A Windows 11 touch keyboard with a theme applied.

This is pretty cool: Windows 11 allows you to change the look of your touch keyboard—the virtual, on-screen keyboard that lets you type on touchscreen PCs and tablets. Here’s a look at some of the themes and how to do it.

How to Change Your Virtual Keyboard Theme in Windows 11

Windows 11 makes it easy to customize the theme of your touch keyboard. To do so, open Settings (press Windows+i) and navigate to Personalization > Touch Keyboard.

In Windows 11 Settings, click "Personalization," then select "Touch Keyboard."

In Touch keyboard settings, expand the “Keyboard Themes” menu by clicking it, then you’ll see a list of themes below that you can select.

Choose a touch keyboard theme by clicking it.

As soon as you select a theme in this list, it will apply automatically. The next time you bring up your touch keyboard, you’ll see the new theme in action.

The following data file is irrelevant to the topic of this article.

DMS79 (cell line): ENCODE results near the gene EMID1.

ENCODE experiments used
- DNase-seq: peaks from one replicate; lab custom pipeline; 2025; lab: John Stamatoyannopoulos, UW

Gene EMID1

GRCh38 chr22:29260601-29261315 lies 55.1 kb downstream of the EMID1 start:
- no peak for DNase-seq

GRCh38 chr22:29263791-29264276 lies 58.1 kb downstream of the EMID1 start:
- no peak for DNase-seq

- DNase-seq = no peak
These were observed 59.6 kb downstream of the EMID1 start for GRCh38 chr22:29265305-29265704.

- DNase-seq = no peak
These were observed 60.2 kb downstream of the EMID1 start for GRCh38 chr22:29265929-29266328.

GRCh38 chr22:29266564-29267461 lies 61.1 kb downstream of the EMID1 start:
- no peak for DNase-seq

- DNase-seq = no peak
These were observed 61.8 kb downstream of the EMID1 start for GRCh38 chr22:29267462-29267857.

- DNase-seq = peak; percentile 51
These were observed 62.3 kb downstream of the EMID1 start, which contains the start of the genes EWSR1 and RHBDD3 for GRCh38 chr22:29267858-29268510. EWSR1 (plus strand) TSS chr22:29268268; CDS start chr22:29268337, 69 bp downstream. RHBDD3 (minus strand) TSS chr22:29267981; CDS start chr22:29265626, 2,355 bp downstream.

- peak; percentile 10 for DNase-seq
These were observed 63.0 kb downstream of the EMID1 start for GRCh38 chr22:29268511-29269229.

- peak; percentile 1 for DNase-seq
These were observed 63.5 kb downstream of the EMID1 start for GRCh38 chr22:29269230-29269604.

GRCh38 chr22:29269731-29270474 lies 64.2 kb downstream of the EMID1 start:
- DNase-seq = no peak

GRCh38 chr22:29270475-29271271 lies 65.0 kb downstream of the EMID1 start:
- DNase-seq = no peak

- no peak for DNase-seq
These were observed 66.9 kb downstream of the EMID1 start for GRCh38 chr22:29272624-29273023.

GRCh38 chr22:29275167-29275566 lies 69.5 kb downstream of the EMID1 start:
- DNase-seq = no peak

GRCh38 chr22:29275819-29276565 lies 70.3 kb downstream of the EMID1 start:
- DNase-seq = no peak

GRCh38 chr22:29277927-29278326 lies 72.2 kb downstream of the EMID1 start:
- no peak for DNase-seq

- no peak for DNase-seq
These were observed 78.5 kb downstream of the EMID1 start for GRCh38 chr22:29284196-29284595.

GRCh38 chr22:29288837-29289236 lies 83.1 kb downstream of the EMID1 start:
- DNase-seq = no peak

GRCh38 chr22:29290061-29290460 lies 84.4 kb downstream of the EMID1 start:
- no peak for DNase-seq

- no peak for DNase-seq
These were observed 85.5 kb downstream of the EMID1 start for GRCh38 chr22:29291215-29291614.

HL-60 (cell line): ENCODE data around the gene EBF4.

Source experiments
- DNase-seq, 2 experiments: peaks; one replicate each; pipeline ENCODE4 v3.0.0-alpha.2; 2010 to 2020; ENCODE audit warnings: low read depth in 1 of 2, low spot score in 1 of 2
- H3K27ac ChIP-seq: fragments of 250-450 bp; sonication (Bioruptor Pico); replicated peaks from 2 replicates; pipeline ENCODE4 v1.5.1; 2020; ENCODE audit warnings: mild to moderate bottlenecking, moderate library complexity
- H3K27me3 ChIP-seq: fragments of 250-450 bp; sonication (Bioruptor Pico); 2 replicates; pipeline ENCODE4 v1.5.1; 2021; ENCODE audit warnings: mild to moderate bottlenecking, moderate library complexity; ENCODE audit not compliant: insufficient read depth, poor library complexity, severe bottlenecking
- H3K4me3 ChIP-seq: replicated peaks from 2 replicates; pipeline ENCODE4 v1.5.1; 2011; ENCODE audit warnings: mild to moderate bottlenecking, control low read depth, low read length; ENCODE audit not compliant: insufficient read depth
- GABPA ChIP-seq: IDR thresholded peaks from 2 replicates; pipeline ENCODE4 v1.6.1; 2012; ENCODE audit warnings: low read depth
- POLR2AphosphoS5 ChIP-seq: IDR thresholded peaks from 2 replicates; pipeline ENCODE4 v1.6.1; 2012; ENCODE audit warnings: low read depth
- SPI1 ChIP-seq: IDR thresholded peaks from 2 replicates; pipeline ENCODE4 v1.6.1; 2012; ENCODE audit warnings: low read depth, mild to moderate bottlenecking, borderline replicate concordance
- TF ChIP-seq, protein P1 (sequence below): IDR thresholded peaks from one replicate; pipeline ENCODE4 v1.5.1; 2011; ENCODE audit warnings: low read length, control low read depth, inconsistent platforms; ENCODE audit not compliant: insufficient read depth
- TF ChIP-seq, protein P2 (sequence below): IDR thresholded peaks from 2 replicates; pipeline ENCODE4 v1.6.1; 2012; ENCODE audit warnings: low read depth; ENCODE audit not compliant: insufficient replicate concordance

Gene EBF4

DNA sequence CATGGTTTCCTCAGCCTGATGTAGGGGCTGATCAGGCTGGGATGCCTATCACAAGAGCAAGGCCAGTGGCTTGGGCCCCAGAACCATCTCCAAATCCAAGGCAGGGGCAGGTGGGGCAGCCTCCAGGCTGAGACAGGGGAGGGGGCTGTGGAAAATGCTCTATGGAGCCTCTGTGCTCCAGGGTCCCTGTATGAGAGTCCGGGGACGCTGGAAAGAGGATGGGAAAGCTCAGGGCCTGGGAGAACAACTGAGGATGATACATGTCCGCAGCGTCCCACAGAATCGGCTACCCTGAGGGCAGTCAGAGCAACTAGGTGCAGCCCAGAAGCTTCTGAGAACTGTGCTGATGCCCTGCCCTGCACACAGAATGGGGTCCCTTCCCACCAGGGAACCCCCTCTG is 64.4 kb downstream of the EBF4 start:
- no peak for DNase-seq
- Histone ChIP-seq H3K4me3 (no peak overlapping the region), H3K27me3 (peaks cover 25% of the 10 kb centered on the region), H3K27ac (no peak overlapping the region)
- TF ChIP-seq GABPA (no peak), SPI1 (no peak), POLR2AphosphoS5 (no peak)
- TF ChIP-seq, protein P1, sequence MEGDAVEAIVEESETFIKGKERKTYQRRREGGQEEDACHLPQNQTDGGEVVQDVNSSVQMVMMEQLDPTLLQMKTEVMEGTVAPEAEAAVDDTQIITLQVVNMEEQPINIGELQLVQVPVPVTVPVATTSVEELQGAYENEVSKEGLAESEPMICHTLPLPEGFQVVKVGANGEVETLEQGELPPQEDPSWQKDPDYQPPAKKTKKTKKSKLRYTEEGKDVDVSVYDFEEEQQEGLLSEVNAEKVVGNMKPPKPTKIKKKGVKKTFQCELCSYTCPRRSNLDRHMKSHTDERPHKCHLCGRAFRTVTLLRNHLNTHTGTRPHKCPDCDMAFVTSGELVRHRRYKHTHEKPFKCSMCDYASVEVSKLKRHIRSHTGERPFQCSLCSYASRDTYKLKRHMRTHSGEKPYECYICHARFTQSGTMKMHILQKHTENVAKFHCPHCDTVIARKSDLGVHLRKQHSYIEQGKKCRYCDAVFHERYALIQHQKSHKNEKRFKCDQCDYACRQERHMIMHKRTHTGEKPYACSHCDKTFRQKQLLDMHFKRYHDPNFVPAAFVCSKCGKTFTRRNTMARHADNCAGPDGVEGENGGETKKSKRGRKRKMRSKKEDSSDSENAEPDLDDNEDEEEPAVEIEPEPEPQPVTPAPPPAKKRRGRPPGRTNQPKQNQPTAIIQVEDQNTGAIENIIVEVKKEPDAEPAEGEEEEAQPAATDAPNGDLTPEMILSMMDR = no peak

RELATED: How to Enable the Touch Keyboard on Windows 11

A Gallery of Touch Keyboard Themes

At the moment, Windows 11 includes 16 different touch keyboard themes to choose from. While some of them sport minimalist designs, the more colorful ones (like “Indigo Breeze”) sport names that sound almost like scented hand soap varieties. Here are just a few of the themes up close.

Tangerine Tides

The "Tangerine Tides" touch keyboard theme in Windows 11.

Lilac River

The "Lilac River" touch keyboard theme in Windows 11.

Indigo Breeze

The "Indigo Breeze" touch keyboard theme in Windows 11.

Platinum

The "Platinum" touch keyboard theme in Windows 11.

Pink-Orange

The "Pink-Orange" touch keyboard theme in Windows 11.

There are at least 12 more themes to choose from, plus you can choose “Custom Theme” to customize the touch keyboard with colors and images of your choice. Have fun!

Benj Edwards Benj Edwards
Benj Edwards is an Associate Editor for How-To Geek. For over 15 years, he has written about technology and tech history for sites such as The Atlantic, Fast Company, PCMag, PCWorld, Macworld, Ars Technica, and Wired. In 2005, he created Vintage Computing and Gaming, a blog devoted to tech history. He also created The Culture of Tech podcast and regularly contributes to the Retronauts retrogaming podcast.
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